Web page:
In the news are a couple items which remind me of the issue of loyalty.
The first is the news that I have had my resume picked out of a pile to do some of the grunt work for a very large and popular company. Let's call it Bazillion.com. At the first news I was quite impressed with myself for having done nothing whatsoever to deserve their attention. But I guessed that somewhere in there was somebody who needed my skills and was reaching out. So I had a temporary high that has lasted about a week, and I took a moment to consider what I might do at such a place. It turns out, however, that it was something of a cattle call and they are likely to be singing that famous Flava Flav song to me after the formal process is complete. I can't do nothing for you man.
Still, given the operation of Chris Rock's Rule, a man is as decietful as his opportunities permit, I did give the alternatives some consideration. Nevertheless, the fact of the matter is that all I want to do is the exact same thing. For me it's all a question of funding and time. Can I get the time and money to build those things I want to build? Can I get the space and opportunity to create those things I wish to create?
Such are the fundaments of loyalty.
I stumbled across an interesting definition today. It's the idea of legal positivism. The Wiki says:
I don't quite understand why the second bullet point needs to be said, but that's aside. The very idea that there need be no necessary connection between the validity of a law and ethics or morality is a striking statement, especially given the number of lawyers in this country. They must have learned the term within the first semester of law school, and there must be no equivalent of the Hippocratic Oath for the likes of the JDs. What a setup. Such knowledge makes me want to exploit my own skills in amoral fashion, just to get ahead of the grip of law before the legal crew can understand what they are suing me for.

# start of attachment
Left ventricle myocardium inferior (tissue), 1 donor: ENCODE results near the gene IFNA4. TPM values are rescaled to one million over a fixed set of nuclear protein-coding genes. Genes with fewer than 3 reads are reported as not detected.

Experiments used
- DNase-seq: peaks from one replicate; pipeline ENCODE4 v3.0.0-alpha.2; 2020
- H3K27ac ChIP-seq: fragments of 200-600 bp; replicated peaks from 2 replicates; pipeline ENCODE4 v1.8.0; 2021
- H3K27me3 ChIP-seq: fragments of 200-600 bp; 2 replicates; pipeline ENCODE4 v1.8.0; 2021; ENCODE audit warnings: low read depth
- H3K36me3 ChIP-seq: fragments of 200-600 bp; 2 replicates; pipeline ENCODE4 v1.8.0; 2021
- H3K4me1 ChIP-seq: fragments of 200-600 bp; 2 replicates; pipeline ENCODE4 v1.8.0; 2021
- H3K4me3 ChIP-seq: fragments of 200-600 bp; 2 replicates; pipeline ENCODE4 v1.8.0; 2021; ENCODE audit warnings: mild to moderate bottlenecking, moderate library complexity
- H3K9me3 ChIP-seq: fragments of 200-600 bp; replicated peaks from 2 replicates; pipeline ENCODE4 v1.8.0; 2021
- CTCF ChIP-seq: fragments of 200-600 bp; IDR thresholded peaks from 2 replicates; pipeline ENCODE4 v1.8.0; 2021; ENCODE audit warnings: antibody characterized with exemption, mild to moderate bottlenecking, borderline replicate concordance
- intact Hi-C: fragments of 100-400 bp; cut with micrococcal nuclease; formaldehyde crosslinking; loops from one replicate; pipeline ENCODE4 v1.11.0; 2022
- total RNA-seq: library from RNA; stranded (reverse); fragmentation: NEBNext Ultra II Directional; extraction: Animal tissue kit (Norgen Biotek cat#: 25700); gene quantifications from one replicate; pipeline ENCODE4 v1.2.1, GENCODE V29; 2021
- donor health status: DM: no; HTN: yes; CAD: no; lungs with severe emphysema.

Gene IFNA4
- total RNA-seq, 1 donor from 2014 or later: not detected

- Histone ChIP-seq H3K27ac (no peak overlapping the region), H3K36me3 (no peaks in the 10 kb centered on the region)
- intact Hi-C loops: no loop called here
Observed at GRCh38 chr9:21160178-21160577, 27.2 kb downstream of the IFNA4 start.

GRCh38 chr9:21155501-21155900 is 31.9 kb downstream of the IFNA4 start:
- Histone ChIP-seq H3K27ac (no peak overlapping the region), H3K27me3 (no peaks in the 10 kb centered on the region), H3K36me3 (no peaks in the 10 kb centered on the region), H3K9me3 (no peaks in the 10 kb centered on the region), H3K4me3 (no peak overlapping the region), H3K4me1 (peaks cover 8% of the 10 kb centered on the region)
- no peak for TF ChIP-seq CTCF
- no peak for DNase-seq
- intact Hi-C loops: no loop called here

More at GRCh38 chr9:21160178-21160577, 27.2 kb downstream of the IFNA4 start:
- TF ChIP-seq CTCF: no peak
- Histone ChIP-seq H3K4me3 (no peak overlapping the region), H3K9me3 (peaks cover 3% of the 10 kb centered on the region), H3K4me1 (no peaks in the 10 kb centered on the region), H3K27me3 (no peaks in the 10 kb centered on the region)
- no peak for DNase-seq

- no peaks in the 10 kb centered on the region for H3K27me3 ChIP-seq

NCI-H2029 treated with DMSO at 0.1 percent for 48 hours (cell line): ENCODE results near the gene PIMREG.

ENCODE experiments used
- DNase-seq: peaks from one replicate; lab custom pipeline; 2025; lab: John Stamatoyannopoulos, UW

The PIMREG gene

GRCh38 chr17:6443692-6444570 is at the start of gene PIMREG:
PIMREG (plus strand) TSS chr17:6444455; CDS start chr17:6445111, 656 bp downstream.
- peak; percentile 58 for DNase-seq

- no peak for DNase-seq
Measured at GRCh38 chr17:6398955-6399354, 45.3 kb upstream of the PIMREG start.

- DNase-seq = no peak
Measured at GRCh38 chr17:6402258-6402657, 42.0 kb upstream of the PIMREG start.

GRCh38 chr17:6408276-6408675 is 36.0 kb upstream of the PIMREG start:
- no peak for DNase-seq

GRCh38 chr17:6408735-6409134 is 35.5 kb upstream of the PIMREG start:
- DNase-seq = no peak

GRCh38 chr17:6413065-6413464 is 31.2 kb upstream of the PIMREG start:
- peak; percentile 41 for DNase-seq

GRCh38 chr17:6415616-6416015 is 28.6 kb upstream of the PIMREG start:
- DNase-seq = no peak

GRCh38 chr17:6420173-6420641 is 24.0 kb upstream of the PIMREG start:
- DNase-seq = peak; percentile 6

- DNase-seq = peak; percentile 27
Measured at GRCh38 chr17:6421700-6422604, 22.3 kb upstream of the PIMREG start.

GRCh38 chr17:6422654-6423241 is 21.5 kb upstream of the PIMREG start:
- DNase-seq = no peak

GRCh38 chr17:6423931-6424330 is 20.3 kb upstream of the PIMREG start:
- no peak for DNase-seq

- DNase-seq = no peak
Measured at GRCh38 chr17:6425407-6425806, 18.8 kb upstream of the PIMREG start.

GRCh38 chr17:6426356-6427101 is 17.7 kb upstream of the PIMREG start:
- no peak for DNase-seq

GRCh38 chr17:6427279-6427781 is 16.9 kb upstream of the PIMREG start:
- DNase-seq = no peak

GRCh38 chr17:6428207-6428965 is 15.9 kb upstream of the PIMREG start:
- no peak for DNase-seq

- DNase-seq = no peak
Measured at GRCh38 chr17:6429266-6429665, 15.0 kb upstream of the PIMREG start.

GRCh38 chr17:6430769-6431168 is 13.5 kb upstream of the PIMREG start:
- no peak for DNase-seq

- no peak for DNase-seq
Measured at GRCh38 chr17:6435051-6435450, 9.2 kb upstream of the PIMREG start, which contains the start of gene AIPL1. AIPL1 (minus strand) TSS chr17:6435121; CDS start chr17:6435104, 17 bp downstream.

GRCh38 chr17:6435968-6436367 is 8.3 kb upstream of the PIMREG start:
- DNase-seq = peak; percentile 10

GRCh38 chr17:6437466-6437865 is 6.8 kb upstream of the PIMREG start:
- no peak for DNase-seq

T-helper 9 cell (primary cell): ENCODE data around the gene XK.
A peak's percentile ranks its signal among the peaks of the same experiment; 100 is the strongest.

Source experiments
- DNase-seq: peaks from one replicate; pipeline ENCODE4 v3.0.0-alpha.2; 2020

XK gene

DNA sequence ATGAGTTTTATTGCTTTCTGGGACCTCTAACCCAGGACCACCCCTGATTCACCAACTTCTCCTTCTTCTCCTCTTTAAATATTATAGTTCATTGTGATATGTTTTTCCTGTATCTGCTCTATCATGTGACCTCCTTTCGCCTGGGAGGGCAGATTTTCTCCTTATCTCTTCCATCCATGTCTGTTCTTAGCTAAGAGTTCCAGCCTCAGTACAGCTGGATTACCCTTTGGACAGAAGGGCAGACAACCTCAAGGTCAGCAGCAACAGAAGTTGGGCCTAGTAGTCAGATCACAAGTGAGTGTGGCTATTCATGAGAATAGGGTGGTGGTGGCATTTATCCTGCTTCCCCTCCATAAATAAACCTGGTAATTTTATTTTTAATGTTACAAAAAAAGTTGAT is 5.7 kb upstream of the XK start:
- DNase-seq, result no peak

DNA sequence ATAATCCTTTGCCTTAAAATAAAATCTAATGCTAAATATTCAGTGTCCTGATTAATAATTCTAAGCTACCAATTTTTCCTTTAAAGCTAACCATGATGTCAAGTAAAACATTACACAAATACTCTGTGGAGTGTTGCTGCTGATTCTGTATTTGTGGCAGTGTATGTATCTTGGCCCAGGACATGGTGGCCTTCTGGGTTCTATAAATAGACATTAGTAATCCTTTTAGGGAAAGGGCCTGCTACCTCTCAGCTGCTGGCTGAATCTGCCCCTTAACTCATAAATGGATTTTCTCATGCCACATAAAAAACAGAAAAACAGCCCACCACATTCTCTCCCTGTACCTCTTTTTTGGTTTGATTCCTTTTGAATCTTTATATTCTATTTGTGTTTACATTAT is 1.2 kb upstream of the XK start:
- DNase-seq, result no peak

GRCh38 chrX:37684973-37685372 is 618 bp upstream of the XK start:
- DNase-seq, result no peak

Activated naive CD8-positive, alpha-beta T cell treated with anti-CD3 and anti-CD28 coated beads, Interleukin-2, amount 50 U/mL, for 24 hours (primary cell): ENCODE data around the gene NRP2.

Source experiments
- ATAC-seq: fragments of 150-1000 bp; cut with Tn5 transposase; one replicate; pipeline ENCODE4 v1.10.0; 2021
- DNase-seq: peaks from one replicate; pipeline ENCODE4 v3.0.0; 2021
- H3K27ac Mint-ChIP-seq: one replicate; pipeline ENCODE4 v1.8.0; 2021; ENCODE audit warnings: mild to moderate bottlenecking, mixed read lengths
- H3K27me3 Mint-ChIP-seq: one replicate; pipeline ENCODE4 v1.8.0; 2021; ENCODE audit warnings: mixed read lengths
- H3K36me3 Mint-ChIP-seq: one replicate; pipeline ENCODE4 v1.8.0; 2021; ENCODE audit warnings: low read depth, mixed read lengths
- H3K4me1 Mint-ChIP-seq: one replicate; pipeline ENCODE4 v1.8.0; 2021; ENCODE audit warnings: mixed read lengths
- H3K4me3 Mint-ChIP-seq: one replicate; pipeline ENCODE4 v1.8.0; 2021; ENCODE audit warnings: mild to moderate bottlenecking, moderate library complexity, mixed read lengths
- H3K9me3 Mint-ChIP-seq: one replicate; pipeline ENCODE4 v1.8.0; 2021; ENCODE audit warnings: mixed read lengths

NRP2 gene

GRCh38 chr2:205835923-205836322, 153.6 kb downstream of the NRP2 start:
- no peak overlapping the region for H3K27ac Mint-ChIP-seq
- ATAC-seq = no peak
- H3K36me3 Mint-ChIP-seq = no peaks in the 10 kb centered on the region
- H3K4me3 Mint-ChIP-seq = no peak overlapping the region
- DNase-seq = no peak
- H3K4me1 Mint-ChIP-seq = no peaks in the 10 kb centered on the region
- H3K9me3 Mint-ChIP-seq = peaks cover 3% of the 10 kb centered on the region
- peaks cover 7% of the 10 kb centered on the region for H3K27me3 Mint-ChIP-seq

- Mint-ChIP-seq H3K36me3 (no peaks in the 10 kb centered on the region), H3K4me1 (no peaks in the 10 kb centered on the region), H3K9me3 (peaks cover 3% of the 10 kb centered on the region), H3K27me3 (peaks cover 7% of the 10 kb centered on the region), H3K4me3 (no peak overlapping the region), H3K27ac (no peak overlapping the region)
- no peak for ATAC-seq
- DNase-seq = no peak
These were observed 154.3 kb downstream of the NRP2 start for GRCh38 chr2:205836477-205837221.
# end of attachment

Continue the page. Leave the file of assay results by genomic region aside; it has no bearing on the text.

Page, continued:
That might lead me to cracking beyond mere hacking. But Anonymous has an object lesson of dying by the sword as their realm of anarchy descends into chaos.
War rages between competing factions within the hacker collective Anonymous after this weekend's drama-filled takeover of the main Anonymous IRC server network. That network, used by Anons to plan and conduct attacks, was taken over by one of its own, an IRC moderator known as "Ryan."
His attack has sparked a debate over the "leadership" of Anonymous.
Hacking the hackers
The main Internet chat servers used by Anonymous have been run by a group called "AnonOps," which provides communications platforms for the group. Pointing IRC clients at anonops.ru or anonops.net would connect anyone to the servers, where they could then join channels like "#OpSony" and participate in various Anon activities.
Though Anonymous is often described as leaderless, factions like AnonOps by necessity have a loose structure; servers must be paid for, domain names must be registered, chat channels must have at least some moderation. Ryan was one of those IRC mods, and this weekend he proceeded with an attack that seized control of the AnonOps servers away from the small cabal of leaders who ran it.
As I said not long ago, the problem with Wikileaks and all such ultra-libertarian organizations is that everybody thinks they are equal and submit to no authority. And so without the rule of a moral law, people come to the daft conclusions that everyone can be equally right which is not only a logical fiction but the beginings of every political nightmare.
Where are your allegiances, and how often do you renew your pledges?